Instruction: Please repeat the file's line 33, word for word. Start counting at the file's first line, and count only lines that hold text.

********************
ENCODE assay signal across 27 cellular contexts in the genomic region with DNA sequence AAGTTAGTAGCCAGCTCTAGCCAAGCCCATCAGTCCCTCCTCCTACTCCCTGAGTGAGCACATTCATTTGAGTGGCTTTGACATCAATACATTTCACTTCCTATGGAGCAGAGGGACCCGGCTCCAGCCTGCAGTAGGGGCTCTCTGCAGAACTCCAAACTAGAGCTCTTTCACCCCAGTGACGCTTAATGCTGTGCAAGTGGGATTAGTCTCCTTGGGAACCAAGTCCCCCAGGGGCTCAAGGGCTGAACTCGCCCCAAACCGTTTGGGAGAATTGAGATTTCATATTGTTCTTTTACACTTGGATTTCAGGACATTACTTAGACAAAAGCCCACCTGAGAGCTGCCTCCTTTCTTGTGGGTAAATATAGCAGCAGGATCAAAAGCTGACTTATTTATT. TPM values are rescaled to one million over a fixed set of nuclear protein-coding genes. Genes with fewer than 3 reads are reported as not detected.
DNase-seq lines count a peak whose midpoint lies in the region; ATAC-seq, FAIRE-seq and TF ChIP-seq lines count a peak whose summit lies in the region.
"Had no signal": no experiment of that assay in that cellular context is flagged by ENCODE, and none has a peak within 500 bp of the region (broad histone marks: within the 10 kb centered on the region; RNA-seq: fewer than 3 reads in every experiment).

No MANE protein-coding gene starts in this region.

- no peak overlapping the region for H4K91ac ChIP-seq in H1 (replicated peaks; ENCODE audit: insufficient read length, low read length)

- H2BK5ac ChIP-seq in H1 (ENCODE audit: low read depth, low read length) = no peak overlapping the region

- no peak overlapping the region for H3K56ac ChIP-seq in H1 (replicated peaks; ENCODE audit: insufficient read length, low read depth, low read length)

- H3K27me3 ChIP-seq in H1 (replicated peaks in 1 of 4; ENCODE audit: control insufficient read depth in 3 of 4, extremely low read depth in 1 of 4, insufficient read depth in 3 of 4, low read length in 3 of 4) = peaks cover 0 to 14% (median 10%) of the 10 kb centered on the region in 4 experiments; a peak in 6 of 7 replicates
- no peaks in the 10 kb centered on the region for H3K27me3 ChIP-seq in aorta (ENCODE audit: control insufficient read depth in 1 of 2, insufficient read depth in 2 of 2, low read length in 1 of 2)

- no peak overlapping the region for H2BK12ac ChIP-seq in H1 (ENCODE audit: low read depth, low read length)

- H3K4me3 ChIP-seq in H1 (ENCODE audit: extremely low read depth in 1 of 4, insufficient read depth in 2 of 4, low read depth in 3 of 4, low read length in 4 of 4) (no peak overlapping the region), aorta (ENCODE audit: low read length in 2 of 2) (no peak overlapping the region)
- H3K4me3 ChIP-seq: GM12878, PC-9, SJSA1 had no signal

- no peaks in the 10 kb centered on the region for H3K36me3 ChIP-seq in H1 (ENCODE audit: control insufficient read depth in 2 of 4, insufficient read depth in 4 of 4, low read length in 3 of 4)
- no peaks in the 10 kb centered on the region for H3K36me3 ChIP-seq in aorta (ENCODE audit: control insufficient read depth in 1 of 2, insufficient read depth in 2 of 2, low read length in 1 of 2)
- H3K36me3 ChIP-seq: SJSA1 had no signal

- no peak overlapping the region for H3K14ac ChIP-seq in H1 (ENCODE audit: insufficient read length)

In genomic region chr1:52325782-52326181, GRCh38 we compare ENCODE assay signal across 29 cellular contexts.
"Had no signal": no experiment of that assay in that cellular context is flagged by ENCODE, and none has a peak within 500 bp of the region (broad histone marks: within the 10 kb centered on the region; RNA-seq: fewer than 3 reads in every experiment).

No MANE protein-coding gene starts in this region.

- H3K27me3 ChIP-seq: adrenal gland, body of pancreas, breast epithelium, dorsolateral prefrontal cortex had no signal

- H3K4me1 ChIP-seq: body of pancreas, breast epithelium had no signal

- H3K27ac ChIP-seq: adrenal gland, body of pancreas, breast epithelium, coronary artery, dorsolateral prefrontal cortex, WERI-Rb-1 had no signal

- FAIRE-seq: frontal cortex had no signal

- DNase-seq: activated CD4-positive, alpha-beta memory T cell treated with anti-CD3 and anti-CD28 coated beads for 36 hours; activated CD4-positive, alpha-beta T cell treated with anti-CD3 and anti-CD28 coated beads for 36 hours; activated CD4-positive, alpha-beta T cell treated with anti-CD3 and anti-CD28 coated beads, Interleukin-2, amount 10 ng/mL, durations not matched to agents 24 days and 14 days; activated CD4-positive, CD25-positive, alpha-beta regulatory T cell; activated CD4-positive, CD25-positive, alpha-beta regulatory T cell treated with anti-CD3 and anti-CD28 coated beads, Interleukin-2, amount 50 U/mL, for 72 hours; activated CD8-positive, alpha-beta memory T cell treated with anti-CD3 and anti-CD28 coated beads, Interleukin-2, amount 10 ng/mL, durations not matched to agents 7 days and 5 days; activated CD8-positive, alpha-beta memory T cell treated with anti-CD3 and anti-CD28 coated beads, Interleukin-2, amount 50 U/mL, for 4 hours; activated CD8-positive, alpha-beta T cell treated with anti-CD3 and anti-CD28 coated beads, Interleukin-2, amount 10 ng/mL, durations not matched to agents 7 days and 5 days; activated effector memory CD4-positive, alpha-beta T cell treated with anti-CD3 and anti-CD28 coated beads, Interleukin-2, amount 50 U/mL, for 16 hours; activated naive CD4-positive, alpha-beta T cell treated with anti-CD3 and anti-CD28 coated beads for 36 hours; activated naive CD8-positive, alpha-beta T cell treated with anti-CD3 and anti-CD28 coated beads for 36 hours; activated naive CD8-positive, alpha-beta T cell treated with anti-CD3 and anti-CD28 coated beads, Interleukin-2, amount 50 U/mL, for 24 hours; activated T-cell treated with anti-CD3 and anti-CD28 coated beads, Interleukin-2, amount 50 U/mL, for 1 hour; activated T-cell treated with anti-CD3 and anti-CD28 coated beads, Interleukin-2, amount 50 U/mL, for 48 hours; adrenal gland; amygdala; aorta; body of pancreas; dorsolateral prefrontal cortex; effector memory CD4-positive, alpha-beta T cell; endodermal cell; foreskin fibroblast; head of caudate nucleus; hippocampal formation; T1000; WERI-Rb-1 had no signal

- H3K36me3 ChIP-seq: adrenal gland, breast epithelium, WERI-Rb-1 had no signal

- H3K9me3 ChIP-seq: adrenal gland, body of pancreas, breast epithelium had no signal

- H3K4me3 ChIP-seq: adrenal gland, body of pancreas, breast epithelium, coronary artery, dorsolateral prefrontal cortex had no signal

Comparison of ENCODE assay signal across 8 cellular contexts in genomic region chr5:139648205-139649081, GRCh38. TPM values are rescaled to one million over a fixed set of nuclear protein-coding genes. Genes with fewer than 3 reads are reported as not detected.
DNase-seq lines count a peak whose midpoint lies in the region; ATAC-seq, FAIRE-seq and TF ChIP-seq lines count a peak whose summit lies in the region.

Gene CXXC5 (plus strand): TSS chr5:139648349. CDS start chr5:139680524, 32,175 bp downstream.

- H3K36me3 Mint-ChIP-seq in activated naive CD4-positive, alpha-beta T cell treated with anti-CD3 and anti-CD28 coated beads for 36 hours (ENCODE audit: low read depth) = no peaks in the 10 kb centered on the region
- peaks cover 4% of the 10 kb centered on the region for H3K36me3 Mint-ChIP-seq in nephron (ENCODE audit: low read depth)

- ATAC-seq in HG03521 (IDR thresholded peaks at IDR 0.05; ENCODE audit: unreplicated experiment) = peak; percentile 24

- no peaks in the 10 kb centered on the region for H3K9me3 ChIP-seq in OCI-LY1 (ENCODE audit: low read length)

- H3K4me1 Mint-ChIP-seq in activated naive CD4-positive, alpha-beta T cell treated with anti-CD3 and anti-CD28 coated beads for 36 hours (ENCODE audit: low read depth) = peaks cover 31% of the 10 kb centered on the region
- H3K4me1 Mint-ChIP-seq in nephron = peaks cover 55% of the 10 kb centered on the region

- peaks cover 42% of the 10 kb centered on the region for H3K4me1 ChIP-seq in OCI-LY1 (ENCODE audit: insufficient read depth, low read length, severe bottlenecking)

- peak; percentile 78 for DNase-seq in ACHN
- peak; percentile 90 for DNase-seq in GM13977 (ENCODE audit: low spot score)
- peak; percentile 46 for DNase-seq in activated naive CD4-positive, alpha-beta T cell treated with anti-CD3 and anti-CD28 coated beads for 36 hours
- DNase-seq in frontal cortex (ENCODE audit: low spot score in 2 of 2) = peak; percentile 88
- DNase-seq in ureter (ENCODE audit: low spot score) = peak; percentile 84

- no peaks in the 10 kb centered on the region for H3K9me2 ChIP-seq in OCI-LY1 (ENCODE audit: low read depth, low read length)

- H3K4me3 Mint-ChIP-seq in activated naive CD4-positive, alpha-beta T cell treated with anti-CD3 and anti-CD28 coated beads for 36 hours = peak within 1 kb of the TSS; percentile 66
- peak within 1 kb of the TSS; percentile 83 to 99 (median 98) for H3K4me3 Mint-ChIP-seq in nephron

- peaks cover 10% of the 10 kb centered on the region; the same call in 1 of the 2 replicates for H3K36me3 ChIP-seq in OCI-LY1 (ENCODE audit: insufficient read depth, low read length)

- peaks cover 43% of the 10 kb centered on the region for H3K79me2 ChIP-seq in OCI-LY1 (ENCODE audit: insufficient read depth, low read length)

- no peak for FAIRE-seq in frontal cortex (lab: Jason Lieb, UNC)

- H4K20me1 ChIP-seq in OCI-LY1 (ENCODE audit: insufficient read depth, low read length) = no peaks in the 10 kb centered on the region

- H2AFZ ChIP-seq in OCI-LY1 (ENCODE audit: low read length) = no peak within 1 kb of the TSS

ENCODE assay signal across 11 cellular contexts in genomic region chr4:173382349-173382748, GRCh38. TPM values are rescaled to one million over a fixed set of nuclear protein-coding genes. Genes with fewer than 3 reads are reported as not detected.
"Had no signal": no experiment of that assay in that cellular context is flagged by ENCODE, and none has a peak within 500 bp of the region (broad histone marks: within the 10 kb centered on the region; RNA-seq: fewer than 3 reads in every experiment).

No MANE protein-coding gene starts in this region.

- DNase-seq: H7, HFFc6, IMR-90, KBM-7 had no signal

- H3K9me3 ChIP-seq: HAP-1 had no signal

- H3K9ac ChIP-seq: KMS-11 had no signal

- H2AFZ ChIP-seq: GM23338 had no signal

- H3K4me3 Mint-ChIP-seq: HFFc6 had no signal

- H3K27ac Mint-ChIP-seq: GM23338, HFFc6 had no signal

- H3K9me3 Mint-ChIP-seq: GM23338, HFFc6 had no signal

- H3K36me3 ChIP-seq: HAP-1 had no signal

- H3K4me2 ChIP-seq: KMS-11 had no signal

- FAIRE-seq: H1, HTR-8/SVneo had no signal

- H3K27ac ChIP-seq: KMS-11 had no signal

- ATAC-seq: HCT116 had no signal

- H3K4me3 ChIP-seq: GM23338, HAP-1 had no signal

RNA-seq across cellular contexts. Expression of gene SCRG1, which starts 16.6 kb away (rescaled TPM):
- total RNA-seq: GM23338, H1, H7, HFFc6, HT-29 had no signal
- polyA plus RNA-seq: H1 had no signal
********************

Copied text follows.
- ATAC-seq in HG03521 (IDR thresholded peaks at IDR 0.05; ENCODE audit: unreplicated experiment) = peak; percentile 24